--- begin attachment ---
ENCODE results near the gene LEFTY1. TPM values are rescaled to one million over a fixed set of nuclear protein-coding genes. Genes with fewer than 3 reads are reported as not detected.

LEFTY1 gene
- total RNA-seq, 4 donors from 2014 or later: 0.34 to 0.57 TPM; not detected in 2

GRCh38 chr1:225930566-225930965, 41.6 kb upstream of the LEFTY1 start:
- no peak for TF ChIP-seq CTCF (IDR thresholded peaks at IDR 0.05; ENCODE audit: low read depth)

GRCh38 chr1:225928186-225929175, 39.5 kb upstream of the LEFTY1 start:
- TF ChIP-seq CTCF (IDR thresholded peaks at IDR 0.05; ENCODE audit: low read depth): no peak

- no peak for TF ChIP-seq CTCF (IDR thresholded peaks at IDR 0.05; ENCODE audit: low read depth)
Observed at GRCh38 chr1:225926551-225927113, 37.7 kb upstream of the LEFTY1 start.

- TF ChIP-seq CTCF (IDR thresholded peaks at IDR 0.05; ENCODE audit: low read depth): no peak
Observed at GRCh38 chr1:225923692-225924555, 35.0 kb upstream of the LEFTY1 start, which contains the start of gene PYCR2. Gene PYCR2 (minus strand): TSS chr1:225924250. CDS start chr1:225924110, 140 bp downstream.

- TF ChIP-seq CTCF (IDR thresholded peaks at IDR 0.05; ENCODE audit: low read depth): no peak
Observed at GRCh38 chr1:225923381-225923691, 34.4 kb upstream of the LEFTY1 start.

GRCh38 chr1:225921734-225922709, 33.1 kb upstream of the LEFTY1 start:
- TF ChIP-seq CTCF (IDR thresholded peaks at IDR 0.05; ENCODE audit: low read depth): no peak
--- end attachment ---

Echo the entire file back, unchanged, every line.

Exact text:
ENCODE results near the gene LEFTY1. TPM values are rescaled to one million over a fixed set of nuclear protein-coding genes. Genes with fewer than 3 reads are reported as not detected.

LEFTY1 gene
- total RNA-seq, 4 donors from 2014 or later: 0.34 to 0.57 TPM; not detected in 2

GRCh38 chr1:225930566-225930965, 41.6 kb upstream of the LEFTY1 start:
- no peak for TF ChIP-seq CTCF (IDR thresholded peaks at IDR 0.05; ENCODE audit: low read depth)

GRCh38 chr1:225928186-225929175, 39.5 kb upstream of the LEFTY1 start:
- TF ChIP-seq CTCF (IDR thresholded peaks at IDR 0.05; ENCODE audit: low read depth): no peak

- no peak for TF ChIP-seq CTCF (IDR thresholded peaks at IDR 0.05; ENCODE audit: low read depth)
Observed at GRCh38 chr1:225926551-225927113, 37.7 kb upstream of the LEFTY1 start.

- TF ChIP-seq CTCF (IDR thresholded peaks at IDR 0.05; ENCODE audit: low read depth): no peak
Observed at GRCh38 chr1:225923692-225924555, 35.0 kb upstream of the LEFTY1 start, which contains the start of gene PYCR2. Gene PYCR2 (minus strand): TSS chr1:225924250. CDS start chr1:225924110, 140 bp downstream.

- TF ChIP-seq CTCF (IDR thresholded peaks at IDR 0.05; ENCODE audit: low read depth): no peak
Observed at GRCh38 chr1:225923381-225923691, 34.4 kb upstream of the LEFTY1 start.

GRCh38 chr1:225921734-225922709, 33.1 kb upstream of the LEFTY1 start:
- TF ChIP-seq CTCF (IDR thresholded peaks at IDR 0.05; ENCODE audit: low read depth): no peak